Kassey Lee analyzes how Chinese registrars account for a large portion of new top level domain registrations.

Magnifying glass over Chinese flag

New top level domain names, such as .best, .rich, and .guru, began rolling out at the end of 2013.

According to nTLDstats.com, there are about 34 million new top level domains registered across 1,187 new extensions at 372 registrars. The site also displays a list of the 372 registrars and their market shares. For our study, I have selected the top 10 registrars, as shown below.

Rank Registrar Domains Share
1 Alibaba 5,426,279 15.90%
2 GoDaddy 3,253,218 9.53%
3 NameCheap 2,827,229 8.28%
4 West263 2,742,342 8.04%
5 GMO 2,150,271 6.30%
6 West.cn 1,839,191 5.39%
7 Eranet 1,717,788 5.03%
8 WebNic.cc 1,435,744 4.21%
9 NameSilo 800,547 2.35%
10 CentralNic 767,804 2.25%

Because West263 also belongs to West.cn, essentially two Chinese registrars — Alibaba and West.cn — together capture about 29% of the new extensions. Chinese domain investors have been active since the early launches of new extensions. This might have been because there was a feeling that they were late to the .com game, so they hoped to lead in the new frontier of the domain space. New top level domain registries also pitched new TLDs as an investment in China and often offered low-priced registrations in the region.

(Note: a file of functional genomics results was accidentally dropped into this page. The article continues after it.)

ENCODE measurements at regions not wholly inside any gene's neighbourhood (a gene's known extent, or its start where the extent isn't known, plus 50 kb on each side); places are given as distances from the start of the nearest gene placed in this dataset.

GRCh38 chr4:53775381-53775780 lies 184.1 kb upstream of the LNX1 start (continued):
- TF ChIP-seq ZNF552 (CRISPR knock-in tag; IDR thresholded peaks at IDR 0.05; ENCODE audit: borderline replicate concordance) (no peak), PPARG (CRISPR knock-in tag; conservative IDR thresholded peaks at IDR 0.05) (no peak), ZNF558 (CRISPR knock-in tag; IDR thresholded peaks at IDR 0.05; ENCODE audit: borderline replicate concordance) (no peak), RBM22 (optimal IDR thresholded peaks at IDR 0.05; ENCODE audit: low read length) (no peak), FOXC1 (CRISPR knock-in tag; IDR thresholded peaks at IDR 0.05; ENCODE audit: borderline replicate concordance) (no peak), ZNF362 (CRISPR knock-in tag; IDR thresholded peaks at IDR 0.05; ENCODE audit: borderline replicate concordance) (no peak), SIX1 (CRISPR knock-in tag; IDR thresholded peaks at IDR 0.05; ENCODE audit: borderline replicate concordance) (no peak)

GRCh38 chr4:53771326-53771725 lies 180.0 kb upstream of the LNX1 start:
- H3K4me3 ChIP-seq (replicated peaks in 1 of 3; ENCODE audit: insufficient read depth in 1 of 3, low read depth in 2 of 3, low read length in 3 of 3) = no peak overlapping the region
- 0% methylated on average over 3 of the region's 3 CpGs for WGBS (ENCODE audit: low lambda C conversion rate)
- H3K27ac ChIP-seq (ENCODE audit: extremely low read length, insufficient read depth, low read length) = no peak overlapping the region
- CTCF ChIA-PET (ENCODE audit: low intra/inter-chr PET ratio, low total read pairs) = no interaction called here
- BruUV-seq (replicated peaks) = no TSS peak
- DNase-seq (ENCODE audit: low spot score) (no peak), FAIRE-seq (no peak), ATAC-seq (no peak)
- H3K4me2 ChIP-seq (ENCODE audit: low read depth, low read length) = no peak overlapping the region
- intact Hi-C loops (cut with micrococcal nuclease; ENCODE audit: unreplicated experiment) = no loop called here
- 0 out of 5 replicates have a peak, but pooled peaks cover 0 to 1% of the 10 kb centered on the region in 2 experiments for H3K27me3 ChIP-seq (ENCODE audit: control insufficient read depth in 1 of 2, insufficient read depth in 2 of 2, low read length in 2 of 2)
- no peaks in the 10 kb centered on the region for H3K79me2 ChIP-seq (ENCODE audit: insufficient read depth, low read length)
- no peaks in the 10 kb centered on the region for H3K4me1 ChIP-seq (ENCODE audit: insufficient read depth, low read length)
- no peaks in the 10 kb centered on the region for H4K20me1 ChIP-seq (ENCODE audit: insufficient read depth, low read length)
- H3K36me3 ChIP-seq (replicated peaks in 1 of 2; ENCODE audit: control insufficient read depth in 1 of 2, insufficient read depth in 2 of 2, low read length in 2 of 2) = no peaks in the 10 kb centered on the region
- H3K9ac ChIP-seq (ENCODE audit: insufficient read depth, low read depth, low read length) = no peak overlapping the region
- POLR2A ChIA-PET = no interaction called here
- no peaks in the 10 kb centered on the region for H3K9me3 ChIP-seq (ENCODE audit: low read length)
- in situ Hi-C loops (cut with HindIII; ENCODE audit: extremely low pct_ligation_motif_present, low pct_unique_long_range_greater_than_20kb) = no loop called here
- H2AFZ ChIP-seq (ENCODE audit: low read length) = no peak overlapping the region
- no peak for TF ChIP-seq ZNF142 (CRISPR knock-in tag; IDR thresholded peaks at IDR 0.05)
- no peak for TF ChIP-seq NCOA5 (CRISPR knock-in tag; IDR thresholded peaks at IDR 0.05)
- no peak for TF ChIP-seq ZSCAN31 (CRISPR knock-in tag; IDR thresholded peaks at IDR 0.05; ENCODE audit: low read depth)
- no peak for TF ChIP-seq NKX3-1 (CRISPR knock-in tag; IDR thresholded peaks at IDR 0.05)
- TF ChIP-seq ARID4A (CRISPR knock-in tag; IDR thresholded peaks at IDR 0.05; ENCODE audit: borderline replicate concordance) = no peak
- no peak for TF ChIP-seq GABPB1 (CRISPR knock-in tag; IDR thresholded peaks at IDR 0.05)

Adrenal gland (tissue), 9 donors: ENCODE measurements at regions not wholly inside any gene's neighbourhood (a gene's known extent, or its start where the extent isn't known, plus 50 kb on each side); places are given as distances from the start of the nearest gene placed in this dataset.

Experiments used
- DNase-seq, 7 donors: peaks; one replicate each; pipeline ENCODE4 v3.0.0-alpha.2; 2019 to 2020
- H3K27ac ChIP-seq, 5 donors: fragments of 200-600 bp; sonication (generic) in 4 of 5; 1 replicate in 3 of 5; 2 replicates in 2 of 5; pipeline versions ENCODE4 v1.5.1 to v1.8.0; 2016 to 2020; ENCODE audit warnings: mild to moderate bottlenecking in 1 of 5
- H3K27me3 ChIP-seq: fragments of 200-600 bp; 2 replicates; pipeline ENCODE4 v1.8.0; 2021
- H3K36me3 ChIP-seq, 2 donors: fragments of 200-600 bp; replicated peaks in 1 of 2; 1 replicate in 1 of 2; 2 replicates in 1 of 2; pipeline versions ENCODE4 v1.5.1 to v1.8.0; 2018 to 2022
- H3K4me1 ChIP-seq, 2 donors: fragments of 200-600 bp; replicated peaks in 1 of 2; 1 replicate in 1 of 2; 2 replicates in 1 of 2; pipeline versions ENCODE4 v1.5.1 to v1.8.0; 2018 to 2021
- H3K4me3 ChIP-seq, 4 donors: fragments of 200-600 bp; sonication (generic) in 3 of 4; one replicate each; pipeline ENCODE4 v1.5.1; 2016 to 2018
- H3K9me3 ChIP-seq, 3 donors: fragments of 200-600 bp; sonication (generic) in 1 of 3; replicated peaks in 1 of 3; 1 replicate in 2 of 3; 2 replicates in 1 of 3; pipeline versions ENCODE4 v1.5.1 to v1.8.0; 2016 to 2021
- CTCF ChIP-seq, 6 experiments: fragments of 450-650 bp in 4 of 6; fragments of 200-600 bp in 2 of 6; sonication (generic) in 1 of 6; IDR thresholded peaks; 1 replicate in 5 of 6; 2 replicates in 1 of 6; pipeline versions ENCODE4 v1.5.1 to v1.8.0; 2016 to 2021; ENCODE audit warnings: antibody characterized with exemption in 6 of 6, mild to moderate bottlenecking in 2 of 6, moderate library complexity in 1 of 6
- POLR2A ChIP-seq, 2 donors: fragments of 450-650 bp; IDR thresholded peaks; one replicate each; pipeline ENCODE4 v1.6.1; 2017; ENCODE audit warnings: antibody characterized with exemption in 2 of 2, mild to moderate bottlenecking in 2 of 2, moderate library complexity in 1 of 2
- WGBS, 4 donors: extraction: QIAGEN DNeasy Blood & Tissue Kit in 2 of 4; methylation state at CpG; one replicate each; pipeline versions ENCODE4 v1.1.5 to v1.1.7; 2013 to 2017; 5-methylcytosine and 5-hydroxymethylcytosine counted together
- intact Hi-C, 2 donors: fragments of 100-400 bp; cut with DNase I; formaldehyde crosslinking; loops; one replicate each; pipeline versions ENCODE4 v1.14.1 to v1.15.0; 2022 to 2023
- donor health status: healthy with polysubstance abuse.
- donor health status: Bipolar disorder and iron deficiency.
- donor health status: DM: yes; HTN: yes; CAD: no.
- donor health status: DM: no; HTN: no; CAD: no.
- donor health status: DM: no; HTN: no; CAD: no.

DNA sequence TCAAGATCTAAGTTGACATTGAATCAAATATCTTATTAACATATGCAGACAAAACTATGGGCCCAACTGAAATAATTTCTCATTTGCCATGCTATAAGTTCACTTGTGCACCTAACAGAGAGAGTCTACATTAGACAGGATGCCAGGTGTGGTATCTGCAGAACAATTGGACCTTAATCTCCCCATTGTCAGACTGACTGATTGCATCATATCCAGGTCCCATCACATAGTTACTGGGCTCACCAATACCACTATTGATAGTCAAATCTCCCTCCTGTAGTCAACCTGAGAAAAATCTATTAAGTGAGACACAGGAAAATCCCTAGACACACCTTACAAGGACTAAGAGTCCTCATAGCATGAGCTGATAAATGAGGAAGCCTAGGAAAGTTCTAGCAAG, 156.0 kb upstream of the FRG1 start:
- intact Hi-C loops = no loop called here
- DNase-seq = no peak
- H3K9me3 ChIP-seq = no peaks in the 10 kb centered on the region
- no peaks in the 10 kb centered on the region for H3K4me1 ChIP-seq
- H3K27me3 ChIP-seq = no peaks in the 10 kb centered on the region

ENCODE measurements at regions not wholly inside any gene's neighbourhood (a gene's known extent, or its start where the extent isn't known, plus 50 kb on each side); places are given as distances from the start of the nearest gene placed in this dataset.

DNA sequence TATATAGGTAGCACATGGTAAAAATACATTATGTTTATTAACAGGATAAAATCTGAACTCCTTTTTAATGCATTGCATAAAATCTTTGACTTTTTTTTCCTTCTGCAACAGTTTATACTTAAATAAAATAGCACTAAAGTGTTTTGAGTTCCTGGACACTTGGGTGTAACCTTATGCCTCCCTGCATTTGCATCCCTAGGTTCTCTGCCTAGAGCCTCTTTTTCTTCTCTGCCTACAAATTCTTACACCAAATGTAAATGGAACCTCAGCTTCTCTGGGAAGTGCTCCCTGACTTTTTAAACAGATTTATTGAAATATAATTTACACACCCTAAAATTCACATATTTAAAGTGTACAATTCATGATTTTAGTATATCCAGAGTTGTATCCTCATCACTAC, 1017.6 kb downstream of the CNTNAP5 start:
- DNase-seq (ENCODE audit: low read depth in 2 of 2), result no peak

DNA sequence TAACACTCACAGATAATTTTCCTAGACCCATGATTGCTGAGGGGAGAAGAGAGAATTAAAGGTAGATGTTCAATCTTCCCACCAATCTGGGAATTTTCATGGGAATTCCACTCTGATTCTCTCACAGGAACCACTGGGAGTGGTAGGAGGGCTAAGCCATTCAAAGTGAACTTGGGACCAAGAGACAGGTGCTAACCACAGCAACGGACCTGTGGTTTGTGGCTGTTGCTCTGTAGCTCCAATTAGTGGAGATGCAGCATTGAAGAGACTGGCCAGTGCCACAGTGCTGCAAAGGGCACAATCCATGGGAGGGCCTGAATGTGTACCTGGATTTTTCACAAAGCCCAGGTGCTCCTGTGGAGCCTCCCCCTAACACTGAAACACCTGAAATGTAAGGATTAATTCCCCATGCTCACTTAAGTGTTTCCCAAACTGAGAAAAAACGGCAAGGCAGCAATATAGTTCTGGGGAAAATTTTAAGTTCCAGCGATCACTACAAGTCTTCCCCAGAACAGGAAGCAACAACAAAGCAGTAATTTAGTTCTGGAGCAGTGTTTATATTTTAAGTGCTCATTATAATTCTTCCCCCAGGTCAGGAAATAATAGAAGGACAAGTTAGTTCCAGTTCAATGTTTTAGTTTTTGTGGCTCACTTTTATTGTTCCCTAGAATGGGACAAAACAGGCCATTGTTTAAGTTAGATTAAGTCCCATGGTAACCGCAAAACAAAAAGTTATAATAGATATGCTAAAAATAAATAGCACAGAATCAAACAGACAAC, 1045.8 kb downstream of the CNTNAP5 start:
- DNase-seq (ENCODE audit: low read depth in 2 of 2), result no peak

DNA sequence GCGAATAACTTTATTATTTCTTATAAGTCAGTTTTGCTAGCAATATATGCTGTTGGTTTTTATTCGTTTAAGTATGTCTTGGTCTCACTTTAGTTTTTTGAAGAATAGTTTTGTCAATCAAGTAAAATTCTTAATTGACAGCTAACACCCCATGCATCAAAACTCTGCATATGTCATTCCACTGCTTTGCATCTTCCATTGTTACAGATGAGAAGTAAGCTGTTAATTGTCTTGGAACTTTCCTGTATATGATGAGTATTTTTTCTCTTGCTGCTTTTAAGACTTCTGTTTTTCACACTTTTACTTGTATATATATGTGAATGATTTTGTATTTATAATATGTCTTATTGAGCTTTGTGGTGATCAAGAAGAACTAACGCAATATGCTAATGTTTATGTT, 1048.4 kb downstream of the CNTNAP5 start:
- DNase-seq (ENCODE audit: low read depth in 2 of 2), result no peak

While it is still debatable whether the new extensions are a success or not, there have been some great sales. In 2019, for example, Free.games was sold for $335,000, ZB.app for $91,000, and Business.club for $60,936. You can find more sales data at Namebio.

As years go by, it is becoming difficult to justify still calling these extensions “new.” Unfortunately, so far, there is no consensus on what to call them, so they’ll remain to be called “new” extensions.

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